# Units for dissociation constant and relationship to Gibbs Free Energy

How does one "convert" between an equilibrium constant calculated from the Gibbs free energy for a dissociation reaction and experimentally determined dissociation constants?

$$\Delta G^\circ=-RT\log(K_{eq})$$

I think I understand the derivation of this equation and why the equilibrium constant should be unitless if it's defined in terms of activities.
But I have a binding reaction that has an estimated free energy change of $-32~\mathrm{kcal/mol}$, which yields a dissociation constant on the order of $10^{-24}$ at $298~\mathrm{K}$.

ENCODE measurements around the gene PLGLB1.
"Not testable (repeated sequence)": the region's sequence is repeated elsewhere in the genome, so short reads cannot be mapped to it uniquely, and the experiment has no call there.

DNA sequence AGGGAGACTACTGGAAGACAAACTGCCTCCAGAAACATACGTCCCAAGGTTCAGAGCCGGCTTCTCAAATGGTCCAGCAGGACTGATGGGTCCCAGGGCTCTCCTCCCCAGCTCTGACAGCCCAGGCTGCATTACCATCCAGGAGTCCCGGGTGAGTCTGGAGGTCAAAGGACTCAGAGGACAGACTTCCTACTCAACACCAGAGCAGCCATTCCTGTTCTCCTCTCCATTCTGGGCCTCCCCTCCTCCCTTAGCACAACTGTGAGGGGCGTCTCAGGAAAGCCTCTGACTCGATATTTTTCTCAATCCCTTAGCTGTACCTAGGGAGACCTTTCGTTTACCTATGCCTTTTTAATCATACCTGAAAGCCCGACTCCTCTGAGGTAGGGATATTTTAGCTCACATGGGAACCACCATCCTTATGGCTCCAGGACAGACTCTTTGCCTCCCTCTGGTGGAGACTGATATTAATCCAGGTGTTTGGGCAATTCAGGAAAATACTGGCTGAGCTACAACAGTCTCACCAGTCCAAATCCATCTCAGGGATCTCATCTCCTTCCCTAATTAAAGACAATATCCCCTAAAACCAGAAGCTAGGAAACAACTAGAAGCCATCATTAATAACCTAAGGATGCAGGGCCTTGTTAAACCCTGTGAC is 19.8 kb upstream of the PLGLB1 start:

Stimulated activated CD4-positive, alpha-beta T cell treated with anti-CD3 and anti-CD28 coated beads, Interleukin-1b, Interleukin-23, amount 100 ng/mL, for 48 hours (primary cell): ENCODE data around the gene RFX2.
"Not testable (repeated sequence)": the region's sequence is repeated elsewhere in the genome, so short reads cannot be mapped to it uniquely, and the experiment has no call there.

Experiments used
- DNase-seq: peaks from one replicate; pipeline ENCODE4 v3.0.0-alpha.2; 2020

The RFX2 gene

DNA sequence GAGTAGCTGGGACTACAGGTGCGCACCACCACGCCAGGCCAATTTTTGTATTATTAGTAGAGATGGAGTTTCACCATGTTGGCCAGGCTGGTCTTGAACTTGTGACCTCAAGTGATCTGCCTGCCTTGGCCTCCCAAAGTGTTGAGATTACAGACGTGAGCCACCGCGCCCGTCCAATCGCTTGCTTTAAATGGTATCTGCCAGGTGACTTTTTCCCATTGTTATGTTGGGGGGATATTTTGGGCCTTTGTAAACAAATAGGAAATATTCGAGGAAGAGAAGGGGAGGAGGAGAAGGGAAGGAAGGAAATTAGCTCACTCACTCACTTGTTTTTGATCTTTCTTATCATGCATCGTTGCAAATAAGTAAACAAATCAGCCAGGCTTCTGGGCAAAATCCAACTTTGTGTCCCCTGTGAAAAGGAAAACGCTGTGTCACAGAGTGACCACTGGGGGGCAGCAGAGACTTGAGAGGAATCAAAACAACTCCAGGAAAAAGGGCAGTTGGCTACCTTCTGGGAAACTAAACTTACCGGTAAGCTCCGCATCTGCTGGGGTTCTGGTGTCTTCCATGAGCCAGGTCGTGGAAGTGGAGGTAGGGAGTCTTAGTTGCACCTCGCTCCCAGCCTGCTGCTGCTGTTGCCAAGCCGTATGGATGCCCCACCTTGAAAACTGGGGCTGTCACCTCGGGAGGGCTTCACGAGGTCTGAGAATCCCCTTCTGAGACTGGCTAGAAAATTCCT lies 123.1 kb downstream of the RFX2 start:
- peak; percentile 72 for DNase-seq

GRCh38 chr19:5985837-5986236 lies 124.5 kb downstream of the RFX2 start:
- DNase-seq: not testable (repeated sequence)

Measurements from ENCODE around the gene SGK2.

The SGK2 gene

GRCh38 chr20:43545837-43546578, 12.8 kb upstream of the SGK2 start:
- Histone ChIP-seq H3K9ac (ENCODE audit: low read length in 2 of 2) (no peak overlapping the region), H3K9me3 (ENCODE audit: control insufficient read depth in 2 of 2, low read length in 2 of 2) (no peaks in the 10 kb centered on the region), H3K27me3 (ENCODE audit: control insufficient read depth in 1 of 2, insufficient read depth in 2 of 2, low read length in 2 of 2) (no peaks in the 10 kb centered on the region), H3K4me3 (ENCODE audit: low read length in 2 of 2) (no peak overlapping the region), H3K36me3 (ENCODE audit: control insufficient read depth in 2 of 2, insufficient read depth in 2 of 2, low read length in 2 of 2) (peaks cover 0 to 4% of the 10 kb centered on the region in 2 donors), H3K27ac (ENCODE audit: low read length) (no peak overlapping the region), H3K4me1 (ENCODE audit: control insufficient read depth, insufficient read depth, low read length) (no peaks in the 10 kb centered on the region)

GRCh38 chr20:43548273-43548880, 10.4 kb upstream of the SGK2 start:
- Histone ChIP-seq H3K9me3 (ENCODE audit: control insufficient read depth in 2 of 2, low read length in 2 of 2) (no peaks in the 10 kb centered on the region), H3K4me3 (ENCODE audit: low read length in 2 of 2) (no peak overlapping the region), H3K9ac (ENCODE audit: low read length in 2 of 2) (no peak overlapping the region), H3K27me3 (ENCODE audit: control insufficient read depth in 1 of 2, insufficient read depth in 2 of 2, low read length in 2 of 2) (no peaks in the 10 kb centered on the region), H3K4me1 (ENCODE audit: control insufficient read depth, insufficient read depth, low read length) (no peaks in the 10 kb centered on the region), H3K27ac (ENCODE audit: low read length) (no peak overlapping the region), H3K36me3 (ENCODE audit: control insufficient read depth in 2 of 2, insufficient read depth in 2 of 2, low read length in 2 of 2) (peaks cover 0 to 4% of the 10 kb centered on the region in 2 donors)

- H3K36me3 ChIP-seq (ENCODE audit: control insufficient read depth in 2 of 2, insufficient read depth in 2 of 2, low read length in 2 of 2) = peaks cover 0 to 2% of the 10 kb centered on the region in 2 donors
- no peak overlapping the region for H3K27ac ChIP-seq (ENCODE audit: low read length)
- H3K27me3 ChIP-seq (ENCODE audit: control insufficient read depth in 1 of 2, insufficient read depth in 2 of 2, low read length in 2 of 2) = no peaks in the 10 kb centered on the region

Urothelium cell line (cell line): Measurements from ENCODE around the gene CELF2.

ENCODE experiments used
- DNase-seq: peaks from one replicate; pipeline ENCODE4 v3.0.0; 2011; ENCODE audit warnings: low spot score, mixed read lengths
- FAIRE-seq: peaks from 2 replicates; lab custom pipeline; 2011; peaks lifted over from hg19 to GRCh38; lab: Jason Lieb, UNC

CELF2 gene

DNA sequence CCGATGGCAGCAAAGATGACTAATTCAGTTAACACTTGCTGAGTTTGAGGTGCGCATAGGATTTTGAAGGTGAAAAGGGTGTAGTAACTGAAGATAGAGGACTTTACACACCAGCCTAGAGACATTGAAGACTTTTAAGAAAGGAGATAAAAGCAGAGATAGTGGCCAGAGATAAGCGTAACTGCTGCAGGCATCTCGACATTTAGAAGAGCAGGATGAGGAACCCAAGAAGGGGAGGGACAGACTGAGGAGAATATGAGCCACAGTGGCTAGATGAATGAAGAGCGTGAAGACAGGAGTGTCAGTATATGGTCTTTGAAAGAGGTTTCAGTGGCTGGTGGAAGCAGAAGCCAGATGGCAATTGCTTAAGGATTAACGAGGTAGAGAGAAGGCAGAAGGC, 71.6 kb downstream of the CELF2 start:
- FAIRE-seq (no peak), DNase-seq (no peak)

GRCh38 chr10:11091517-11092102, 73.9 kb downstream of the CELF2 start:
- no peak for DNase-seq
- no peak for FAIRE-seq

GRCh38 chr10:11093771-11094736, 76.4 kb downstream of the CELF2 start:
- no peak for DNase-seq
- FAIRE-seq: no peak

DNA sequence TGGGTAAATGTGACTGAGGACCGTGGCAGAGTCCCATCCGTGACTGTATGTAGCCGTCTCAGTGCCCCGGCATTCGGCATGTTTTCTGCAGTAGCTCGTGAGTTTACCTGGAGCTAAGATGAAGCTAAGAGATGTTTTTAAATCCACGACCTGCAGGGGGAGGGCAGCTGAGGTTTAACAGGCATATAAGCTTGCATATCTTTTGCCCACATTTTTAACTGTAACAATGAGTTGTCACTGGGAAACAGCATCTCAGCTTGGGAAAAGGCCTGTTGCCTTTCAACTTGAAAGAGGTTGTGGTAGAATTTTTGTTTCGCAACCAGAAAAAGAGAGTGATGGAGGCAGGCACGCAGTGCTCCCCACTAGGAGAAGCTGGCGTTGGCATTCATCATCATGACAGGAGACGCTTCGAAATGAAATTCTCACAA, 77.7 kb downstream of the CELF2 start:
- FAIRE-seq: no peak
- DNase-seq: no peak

Is it correct to just multiply the equilibrium constant by the standard concentration (1 molar) to get a more typical dissociation constant with units? A yoctomolar dissociation constant seems kind of strange to me, but I'm not sure where I've made a mistake.

• Is it $\ce{AB<=>A + B}$, with $\Delta G^\circ_{\mathrm{diss}}(\ce{AB})=-32~\mathrm{kcal/mol}$? Multiplying with the standard concentration just adds a unit to the same value. Also your definition of $K$ is slightly incorrect: goldbook.iupac.org/S05915.html – Martin - マーチン Jul 3 '14 at 3:04

If the free energy change is negative, the equillbrium constant is $>1$
Should be $10^{\frac{32\frac{kcal}{mol}}{2.303\times0.00199\frac{kcal}{Kmol}\times{298K}}} = 10^{23}$